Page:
Next, we’ll have to edit a few files to change the config for various Hadoop components. Let’s start that with the file hadoop-env.sh. Run the following command to open the file in the editor:

sudo vim $HADOOP_HOME/etc/hadoop/hadoop-env.sh

Next, find the line that is exporting the $JAVA_HOME variable and uncomment it. Here, you have to provide the same path that you did when you installed Java earlier. For me, that’s the following:

export JAVA_HOME=/usr/lib/jvm/adoptopenjdk-8-hotspot-amd64/bin/java

Next, we have to edit the core-site.xml file. Here we have to provide the temporary directory for Hadoop and also the default name for the Hadoop file system. Open the file in the editor using the following command:

sudo vim $HADOOP_HOME/etc/hadoop/core-site.xml

You’ll find an empty file here with a few comments and an empty configuration block. You can delete everything and replace it with the following:

<configuration>
    <property>
        <name>hadoop.tmp.dir</name>
        <value>/mnt/d/hdfs/tmp/</value>
    </property>
    <property>
        <name>fs.default.name</name>
        <value>hdfs://127.0.0.1:9000</value>
    </property>
</configuration>

Make sure you create the temp directory that you configure here. Next, we have to edit the HDFS config file hdfs-site.xml. To do this, open the file in the editor using the following command:

sudo vim $HADOOP_HOME/etc/hadoop/hdfs-site.xml

In this configuration file, we are setting the HDFS data node directory, HDFS name node directory, and the HDFS replication factor. Here again you should get a file with an empty configuration block. Replace that with the following:

<configuration>
  <property>
      <name>dfs.data.dir</name>
      <value>/mnt/d/hdfs/namenode</value>
  </property>
  <property>
      <name>dfs.data.dir</name>
      <value>/mnt/d/hdfs/datanode</value>
  </property>
  <property>
      <name>dfs.replication</name>
      <value>1</value>
  </property>
</configuration>

And again, make sure you create the data node and name node directories. Next, we have the MapReduce config file. To open this in the editor, run the following command:

sudo vim $HADOOP_HOME/etc/hadoop/mapred-site.xml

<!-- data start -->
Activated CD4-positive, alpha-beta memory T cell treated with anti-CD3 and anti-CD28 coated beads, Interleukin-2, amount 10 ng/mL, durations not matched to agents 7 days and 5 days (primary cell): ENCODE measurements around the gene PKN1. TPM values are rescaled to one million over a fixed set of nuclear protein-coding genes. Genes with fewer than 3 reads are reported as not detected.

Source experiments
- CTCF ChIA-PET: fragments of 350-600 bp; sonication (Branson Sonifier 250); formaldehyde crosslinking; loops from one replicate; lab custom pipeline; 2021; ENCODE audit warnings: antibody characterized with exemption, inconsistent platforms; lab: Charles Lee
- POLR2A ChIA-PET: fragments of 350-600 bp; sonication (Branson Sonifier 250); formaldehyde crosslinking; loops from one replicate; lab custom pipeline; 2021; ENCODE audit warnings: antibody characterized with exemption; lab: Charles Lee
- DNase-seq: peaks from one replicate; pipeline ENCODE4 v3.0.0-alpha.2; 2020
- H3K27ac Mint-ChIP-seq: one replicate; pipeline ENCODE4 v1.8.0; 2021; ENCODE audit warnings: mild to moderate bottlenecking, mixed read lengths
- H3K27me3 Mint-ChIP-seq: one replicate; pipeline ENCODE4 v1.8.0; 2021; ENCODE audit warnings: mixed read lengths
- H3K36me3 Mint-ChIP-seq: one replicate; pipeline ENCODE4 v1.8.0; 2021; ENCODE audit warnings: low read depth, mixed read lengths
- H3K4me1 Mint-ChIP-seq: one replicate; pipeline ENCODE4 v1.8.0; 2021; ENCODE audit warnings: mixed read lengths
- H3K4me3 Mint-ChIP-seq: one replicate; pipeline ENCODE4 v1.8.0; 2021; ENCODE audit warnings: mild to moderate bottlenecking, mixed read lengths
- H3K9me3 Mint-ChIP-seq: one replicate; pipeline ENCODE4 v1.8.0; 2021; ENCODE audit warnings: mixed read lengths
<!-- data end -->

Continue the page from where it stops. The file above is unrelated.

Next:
You can replace the configuration block with the following:

<configuration> 
  <property> 
    <name>mapreduce.framework.name</name> 
    <value>yarn</value> 
  </property> 
</configuration>

As you can see, it’s a simple configuration which specifies the MapReduce framework name. And finally, we have the YARN configuration file, yarn-site.xml. Open the file in the editor using:

sudo vim $HADOOP_HOME/etc/hadoop/yarn-site.xml

Add the following configuration to the file:

<configuration>
  <property>
    <name>yarn.nodemanager.aux-services</name>
    <value>mapreduce_shuffle</value>
  </property>
  <property>
    <name>yarn.nodemanager.aux-services.mapreduce.shuffle.class</name>
    <value>org.apache.hadoop.mapred.ShuffleHandler</value>
  </property>
  <property>
    <name>yarn.resourcemanager.hostname</name>
    <value>127.0.0.1</value>
  </property>
  <property>
    <name>yarn.acl.enable</name>
    <value>0</value>
  </property>
  <property>
    <name>yarn.nodemanager.env-whitelist</name>   
    <value>JAVA_HOME,HADOOP_COMMON_HOME,HADOOP_HDFS_HOME,HADOOP_CONF_DIR,CLASSPATH_PERPEND_DISTCACHE,HADOOP_YARN_HOME,HADOOP_MAPRED_HOME</value>
  </property>
</configuration>

There’s nothing to change in this configuration. And finally, we’re done configuring Hadoop. We can now move on to formatting the name node and starting Hadoop.

Formatting the HDFS name node

It’s important to first format the HDFS name node before starting the Hadoop service the first time. This, obviously, makes sure there’s no junk anywhere in the name node. And once you start using HDFS more frequently, you’ll realize that you’re formatting the name node more often that you thought you would, at least on your development machine. Anyway, to format the name node, use the following command:

hdfs namenode -format

Once you get the shutdown notification for name node, the formatting is complete.

Starting all of Hadoop

Finally, we’re at the best part of this activity, starting and using Hadoop. Now, there are many ways of starting Hadoop depending on what components you actually want to use. For example, you can start only YARN, or HDFS along with it, etc. For this activity, we’ll just start everything. To do this, the Hadoop distribution provides a handy script. And because you have already exported a bunch of environment variables earlier, you don’t even have to search for that script, it’s already in your path. Just run the following command and wait for it to finish:

start-all.sh

This will take a few seconds, as the script just waits for the first 10 seconds without doing anything to give you an option to cancel the operation if you started it by mistake. Just hold on and you should see output similar to the following screenshot:

start-all.sh output

This tells us that all components of Hadoop are up and running. To make sure, if you want to, you run the jps command to get a list of all the processes running. You should see at least the following services:

jps

And that’s it. You’re now running Hadoop on your Windows 11 PC using a Linux distro on WSL 1 or 2. To make sure, you can use the following simple HDFS command:

hdfs dfs -ls /

This command will list all files and directories at the root HDFS directory. If it’s a brand new deployment, you shouldn’t find much there. You’ll get a list similar to the one shown below:

hdfs dfs -ls

That’s pretty much it. We’re done!